The last thing financial advisors need in the wake of insurance rating company downgrades is to deal with insolvent life insurance companies. Due diligence is key.
The latest cause for concern: Moody’s Investors Service has downgraded its outlook for the U.S. life insurance industry to negative from stable. The downgrade, issued in a September report, “U.S. Life Insurance Industry Outlook,” predicted that low interest rates would continue to depress companies’ earnings and put pressure on reserves to meet obligations over the next few years.
Fitch Ratings, Standard & Poor’s and A.M. Best also have expressed long-term concerns about the insurance industry, but did not immediately follow suit.
“We believe that low rates, along with below-trend economic growth and prolonged volatility in the equity markets, will continue to erode insurers’ earnings and revenues, gradually weakening their financial flexibility,” says Laura Bazer, Moody’s vice president and author of the report.
Write-downs based on generally accepted accounting practices, deferred acquisitions costs, goodwill and other intangibles, she says, will become larger and more frequent. “Persistent high unemployment and fiscal tightening will constrain life insurers’ top- and bottom-line growth,” Bazer adds. “We expect high unemployment, weak consumer confidence and potential sharp tax increases to negatively affect the sales of all life products.”
Other troubles: Variable annuities will underperform because of volatility in the stock markets stemming from the European debt crisis. Reserve swings are expected to become more frequent and depress firms’ earnings and regulatory capital levels.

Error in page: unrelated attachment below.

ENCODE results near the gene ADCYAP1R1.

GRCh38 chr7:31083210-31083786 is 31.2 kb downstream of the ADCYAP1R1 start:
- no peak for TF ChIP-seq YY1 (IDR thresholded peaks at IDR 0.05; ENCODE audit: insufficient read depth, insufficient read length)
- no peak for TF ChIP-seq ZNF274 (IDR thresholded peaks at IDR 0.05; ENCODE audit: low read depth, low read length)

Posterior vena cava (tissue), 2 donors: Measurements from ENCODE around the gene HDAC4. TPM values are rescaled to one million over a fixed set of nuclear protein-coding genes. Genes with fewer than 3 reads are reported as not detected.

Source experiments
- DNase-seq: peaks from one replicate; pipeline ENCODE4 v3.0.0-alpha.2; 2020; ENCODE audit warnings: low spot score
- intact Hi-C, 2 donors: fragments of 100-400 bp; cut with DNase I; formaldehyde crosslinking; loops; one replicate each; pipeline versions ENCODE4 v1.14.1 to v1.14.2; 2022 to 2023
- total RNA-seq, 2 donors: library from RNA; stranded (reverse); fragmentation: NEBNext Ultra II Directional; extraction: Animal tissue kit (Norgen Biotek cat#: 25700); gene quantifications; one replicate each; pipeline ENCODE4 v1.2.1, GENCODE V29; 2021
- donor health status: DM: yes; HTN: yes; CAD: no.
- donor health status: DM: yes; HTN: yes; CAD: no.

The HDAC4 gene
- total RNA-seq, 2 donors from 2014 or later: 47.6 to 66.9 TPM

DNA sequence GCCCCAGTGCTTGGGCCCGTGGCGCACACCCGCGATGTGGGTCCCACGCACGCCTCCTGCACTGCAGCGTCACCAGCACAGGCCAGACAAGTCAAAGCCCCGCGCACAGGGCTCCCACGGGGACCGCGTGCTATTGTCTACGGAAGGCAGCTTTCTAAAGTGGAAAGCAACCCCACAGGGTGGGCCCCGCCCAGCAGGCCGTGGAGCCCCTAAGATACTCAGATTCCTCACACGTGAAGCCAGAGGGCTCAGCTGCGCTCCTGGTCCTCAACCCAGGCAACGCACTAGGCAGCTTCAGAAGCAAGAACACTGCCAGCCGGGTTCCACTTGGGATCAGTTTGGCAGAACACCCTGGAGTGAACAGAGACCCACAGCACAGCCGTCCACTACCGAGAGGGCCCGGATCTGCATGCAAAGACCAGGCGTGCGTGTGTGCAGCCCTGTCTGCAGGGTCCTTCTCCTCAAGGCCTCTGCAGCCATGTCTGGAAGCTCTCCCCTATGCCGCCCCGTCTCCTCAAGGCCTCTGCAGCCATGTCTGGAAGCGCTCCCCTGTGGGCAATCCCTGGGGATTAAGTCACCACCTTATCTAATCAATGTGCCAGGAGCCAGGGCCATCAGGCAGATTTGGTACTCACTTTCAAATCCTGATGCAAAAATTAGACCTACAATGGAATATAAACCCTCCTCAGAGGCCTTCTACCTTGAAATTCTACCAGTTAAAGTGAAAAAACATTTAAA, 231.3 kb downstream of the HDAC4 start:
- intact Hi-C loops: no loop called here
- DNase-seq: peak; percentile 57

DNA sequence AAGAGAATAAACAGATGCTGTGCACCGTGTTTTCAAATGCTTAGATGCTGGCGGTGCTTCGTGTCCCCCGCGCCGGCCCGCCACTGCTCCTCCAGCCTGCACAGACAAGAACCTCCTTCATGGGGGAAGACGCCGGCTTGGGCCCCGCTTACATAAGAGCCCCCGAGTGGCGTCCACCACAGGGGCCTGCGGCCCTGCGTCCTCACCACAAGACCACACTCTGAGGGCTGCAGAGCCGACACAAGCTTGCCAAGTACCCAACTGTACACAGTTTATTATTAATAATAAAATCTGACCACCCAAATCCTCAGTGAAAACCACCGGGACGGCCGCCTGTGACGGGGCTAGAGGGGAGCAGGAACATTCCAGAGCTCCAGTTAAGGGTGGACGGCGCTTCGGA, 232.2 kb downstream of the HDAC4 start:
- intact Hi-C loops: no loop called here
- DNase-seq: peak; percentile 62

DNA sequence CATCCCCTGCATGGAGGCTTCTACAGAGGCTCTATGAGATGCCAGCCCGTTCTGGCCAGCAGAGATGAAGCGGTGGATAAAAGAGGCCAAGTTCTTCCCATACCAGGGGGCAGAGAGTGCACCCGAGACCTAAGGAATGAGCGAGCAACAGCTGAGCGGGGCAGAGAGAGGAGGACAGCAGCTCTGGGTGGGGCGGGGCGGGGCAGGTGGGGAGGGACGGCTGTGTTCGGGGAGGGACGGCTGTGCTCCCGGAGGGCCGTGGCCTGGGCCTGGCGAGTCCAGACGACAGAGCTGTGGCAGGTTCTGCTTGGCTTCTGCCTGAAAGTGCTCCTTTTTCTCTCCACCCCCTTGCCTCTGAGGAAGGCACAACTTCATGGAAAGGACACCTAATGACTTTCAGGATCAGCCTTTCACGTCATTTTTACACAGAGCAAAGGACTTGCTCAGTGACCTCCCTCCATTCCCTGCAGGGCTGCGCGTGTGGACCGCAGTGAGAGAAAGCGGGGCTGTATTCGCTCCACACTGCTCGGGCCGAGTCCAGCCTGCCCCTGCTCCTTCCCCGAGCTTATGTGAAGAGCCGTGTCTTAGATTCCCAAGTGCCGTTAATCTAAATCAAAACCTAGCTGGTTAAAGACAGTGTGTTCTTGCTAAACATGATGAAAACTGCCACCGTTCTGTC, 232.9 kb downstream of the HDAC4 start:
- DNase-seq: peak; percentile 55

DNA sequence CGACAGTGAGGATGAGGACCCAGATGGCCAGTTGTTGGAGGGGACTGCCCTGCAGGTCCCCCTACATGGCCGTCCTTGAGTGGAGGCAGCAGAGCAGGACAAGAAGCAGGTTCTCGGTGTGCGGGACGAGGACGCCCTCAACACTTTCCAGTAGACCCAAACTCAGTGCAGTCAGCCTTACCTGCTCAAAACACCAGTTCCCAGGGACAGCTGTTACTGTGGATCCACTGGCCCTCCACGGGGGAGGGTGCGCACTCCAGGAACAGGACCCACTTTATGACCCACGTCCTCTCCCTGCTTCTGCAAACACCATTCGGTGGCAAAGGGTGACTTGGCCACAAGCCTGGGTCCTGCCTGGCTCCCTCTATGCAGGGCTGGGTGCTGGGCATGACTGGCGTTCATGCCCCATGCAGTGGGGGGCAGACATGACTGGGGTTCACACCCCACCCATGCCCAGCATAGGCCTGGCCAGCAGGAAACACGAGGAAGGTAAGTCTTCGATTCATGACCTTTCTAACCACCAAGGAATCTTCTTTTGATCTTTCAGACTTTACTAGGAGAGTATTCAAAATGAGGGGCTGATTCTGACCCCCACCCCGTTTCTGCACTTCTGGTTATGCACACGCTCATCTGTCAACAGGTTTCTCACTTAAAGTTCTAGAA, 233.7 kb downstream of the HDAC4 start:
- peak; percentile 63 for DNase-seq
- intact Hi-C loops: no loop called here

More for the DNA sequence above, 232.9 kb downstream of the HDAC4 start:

Fitch, in a report issued last August, says low interest rates make it more expensive for insurers to hedge portfolios. Insurers continue to increase employee pension liabilities and reserve requirements because of reduced expectations for investment returns and future profitability. If low interest rates continue more than three to five years, the amount of capital and/or surplus required by state insurance regulators could rise.
But at least one equity research firm says the industry’s problems are due strictly to the recession.
“Investors should be concerned about earnings,” says John Nadel, managing director of equity research at Sterne Agee & Leach in New York. “Policyholders should not be concerned about solvency.”
Nadel adds that he cut his 2012 and 2013 earnings estimates for the life insurance group 2.5% to 3.5%. And he cut his third-quarter earnings estimates 9%. He points to stock market weakness and volatility, low interest impact on earnings, balance sheet strength and one-time cost write-downs.
Already, insurers are taking on incremental investment risk by increasing allocations to high-yield bank loans and mezzanine debt, says a May 2012 Goldman Sachs Insurance Asset Management Survey. They are also increasing allocations to real estate, emerging market debt and private equity.
However, the survey, which included chief investment officers of 152 insurance companies, also found that insurance companies were limiting fixed-income duration risk through risk-management hedging programs.
Meanwhile, Kurt Karl, chief economist for the reinsurer Swiss Re in New York, believes that insurers must change how they structure their life and annuity products. Insurers need to reprice their guarantees and adjust product offerings to reduce their exposure to interest-rate risk. Under current economic conditions, the guarantees are difficult to hedge.